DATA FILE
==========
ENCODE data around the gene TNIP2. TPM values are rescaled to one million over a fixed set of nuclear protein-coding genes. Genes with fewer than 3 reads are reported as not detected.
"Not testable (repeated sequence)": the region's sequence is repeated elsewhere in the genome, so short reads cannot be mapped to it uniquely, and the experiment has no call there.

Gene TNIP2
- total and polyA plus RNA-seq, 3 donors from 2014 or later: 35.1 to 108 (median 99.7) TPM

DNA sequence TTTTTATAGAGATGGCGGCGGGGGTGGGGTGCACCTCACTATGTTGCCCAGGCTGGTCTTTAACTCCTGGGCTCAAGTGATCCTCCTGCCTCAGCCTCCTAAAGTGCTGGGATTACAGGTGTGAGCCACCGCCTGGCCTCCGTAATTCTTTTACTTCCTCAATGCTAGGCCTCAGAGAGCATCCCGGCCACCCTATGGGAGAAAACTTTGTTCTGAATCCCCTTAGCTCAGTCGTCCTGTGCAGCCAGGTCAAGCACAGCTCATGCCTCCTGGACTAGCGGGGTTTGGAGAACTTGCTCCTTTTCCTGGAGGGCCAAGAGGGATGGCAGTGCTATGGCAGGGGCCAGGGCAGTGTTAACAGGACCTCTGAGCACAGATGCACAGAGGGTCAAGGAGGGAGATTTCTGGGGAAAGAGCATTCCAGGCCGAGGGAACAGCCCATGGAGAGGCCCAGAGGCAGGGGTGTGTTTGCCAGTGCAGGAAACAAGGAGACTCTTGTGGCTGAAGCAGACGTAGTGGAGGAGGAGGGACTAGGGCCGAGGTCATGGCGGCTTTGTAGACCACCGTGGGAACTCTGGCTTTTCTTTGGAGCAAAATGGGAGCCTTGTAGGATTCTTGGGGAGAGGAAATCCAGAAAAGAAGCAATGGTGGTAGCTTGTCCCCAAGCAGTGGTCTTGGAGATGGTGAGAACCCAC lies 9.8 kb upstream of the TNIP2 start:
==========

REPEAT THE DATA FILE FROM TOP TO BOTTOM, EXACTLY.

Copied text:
ENCODE data around the gene TNIP2. TPM values are rescaled to one million over a fixed set of nuclear protein-coding genes. Genes with fewer than 3 reads are reported as not detected.
"Not testable (repeated sequence)": the region's sequence is repeated elsewhere in the genome, so short reads cannot be mapped to it uniquely, and the experiment has no call there.

Gene TNIP2
- total and polyA plus RNA-seq, 3 donors from 2014 or later: 35.1 to 108 (median 99.7) TPM

DNA sequence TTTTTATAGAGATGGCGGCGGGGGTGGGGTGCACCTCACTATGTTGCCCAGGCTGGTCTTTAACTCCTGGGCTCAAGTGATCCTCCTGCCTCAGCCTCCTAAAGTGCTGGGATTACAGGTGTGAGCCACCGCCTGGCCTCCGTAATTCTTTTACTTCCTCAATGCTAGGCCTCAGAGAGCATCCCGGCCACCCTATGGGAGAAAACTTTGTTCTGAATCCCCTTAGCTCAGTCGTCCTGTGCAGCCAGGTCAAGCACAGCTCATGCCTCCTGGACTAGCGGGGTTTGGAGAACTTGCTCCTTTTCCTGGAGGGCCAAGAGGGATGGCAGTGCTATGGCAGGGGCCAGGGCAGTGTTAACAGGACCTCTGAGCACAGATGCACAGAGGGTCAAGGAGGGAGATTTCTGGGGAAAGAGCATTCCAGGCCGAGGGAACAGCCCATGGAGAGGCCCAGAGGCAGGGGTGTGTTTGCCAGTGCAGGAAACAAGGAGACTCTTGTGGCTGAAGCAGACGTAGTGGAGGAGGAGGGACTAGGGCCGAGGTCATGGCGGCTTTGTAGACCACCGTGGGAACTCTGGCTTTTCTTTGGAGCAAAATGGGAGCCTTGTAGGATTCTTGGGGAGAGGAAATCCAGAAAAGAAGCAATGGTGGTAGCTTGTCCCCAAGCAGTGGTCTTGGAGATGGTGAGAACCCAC lies 9.8 kb upstream of the TNIP2 start: